The campaign used a series of print ads split down the middle, the left side labeled “Perception” and the right side “Reality.” In one case, the perception side showed a funky old hand-painted love bus, while the reality side featured a zippy, brand new sports car fit for an ambitious twenty-something urban consumer.
The campaign succeeded swimmingly at changing marketers’ erroneous attitudes about Rolling Stone’s readership and increasing the magazine’s advertising revenue. Clearly, perceptions are the reality of the mind.
An unshaven stranger lumbering towards us with his hand in his pocket may seem menacing at first. But when he pulls out a slip of paper and asks in a gentle voice if we can help him find the nearby hospital, our perceptions might quickly change.
We base our sense of reality on cues we associate with the things we want, and the things we want to avoid. Over time these cues become signs and stereotypes that guide our responses.
In any context – prospecting calls, sales meetings, and life in general – the way we present ourselves to others gets reflected back in their response to us.
When we’re on the phone prospecting, our tone, tempo, inflection and choice of words are all coloring people’s perceptions. And our mental and emotional attitude colors every aspect of the way we express ourselves to others.
If we’re worried, or feeling tired or annoyed, our attitude reflects those feelings. If we’re confident and cheerful, that’s what others are going to pick up on.
The power of attitude
When we get a call from someone who is pushy, who doesn’t listen to us or seem to care how we feel, we’re likely to react negatively and become defensive, annoyed, or even angry.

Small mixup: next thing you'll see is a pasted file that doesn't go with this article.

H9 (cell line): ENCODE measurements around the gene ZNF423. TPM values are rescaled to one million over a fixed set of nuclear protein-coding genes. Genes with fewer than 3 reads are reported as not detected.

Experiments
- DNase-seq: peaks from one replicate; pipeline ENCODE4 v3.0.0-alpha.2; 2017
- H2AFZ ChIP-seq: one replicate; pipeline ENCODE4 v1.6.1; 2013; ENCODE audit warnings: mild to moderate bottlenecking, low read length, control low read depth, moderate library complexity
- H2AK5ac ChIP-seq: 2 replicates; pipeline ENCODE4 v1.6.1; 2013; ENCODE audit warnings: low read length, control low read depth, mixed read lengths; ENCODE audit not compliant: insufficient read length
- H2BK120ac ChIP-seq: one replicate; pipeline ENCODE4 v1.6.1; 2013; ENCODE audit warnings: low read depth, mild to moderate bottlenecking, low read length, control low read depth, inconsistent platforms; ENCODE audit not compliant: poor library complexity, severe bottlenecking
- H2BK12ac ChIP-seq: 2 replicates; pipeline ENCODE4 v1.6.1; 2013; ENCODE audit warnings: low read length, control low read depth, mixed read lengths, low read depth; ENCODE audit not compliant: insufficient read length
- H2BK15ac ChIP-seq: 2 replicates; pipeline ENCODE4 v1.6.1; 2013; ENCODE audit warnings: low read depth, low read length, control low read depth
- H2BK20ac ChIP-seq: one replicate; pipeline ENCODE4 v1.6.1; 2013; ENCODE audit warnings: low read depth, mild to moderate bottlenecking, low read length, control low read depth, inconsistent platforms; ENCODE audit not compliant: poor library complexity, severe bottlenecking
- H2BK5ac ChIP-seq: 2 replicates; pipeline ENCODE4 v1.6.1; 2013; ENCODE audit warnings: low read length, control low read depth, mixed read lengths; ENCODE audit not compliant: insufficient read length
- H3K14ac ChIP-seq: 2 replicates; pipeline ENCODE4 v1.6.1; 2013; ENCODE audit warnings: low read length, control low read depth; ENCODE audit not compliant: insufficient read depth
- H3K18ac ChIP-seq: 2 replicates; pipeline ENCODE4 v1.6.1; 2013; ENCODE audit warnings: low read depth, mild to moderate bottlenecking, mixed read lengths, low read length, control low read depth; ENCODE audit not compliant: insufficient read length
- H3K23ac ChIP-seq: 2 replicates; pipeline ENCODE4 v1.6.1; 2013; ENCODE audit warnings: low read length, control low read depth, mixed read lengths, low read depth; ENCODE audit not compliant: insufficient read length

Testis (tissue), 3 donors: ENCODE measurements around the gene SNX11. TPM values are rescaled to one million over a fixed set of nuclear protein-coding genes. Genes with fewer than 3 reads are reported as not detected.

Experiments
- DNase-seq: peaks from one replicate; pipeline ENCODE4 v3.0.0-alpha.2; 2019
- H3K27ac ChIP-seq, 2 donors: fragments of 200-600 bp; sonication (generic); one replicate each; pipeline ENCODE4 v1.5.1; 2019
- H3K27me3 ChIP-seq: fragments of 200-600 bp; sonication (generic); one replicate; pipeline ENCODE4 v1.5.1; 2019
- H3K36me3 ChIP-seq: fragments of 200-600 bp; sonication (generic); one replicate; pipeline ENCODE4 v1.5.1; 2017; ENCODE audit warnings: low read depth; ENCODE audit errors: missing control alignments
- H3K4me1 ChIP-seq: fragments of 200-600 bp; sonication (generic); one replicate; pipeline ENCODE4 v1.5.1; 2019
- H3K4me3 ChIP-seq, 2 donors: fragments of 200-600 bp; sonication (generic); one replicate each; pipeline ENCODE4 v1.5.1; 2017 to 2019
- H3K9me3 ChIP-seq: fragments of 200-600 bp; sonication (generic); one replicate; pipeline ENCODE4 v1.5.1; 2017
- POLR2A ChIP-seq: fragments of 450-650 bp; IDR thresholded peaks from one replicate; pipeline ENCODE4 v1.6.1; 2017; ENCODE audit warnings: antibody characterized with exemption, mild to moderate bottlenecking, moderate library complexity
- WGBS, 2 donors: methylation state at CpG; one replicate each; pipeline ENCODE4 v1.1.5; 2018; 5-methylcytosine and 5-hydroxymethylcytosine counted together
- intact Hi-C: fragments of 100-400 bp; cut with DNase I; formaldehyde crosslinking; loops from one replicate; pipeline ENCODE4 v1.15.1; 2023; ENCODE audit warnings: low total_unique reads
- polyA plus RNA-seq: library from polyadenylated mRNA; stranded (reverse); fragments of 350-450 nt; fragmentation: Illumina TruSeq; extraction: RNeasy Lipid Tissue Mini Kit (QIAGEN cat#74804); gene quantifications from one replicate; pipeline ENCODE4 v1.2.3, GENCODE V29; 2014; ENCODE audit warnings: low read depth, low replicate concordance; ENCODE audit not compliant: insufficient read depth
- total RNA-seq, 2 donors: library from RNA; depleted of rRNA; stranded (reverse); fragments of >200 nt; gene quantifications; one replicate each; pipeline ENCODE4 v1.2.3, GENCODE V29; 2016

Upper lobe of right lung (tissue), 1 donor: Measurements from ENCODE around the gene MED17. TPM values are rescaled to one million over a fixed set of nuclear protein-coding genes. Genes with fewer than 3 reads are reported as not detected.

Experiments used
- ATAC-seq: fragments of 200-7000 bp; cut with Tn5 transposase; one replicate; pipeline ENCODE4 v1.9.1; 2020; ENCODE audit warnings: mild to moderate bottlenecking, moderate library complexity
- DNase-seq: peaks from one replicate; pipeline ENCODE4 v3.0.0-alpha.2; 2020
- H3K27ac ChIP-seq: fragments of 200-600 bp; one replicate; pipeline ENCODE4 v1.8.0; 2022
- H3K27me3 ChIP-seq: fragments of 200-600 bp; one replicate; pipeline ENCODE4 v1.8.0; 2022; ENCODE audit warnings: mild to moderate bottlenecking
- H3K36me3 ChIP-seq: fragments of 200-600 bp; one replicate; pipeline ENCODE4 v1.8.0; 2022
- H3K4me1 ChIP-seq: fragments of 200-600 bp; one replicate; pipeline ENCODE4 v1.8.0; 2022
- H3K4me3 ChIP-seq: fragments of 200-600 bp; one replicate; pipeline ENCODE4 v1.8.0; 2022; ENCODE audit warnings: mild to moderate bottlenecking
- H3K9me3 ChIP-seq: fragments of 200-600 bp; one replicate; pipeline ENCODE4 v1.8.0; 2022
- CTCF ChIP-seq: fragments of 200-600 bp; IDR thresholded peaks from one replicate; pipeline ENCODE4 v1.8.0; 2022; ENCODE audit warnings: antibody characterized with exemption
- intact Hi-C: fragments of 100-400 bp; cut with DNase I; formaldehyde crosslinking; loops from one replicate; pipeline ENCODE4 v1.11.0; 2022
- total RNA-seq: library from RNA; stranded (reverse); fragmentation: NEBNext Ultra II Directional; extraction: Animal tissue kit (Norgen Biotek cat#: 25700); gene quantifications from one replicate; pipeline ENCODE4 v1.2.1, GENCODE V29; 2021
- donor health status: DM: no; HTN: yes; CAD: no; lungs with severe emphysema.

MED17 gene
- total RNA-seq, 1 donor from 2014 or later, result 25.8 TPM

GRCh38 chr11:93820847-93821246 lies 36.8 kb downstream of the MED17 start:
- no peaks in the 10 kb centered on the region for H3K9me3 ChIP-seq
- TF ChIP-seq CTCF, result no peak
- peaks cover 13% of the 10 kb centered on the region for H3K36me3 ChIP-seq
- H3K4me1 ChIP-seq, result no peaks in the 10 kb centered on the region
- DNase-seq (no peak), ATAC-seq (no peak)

On the other hand, when we get a call from someone who is tentative and unsure of themselves, we might feel impatient or perhaps sympathetic, but we probably won’t have much confidence in what they tell us, because their attitude conveys uncertainty.
Using self-awareness as a mirror
When we see that we are not in a confident state of mind, it’s a good time to take a break and regroup. We all have our mood swings and bad days, and it’s better not to be prospecting or selling when our temperament isn’t supporting the work.
No matter how levelheaded or grounded we usually are, everyone gets thrown off kilter sometimes. That’s when we need to take stock of our attitude and change it for the better.
There are many ways to change our mindset and align our attitude with our goals, but the essential first step is to be aware of how we feel and how those feelings impact the way we’re relating to others.
Negative thoughts like I’m a failure, what a stupid move I just made, or I don’t have what it takes colors our mood and self-perception.
Every time we put ourselves down, we reinforce a negative attitude and ingrain a habit that gets deeper and deeper as it’s repeated. Repeatedly driving a car over the same dirt road again and again creates ruts, and patterns of negative thinking do the same thing to the brain.
If we don’t want to be stuck in the rut of negativity we need to pay close attention to our attitude, and the thoughts and feelings that shape it.
The seed of all effective communication is attitude. It’s continually coloring the way we relate and the way people perceive us. When our attitude is positive, we have the power to influence others in the most positive ways.
What’s your experience with attitude and perceptions? Please don’t keep it to yourself. Tell us in the comments below and let other readers see what you think.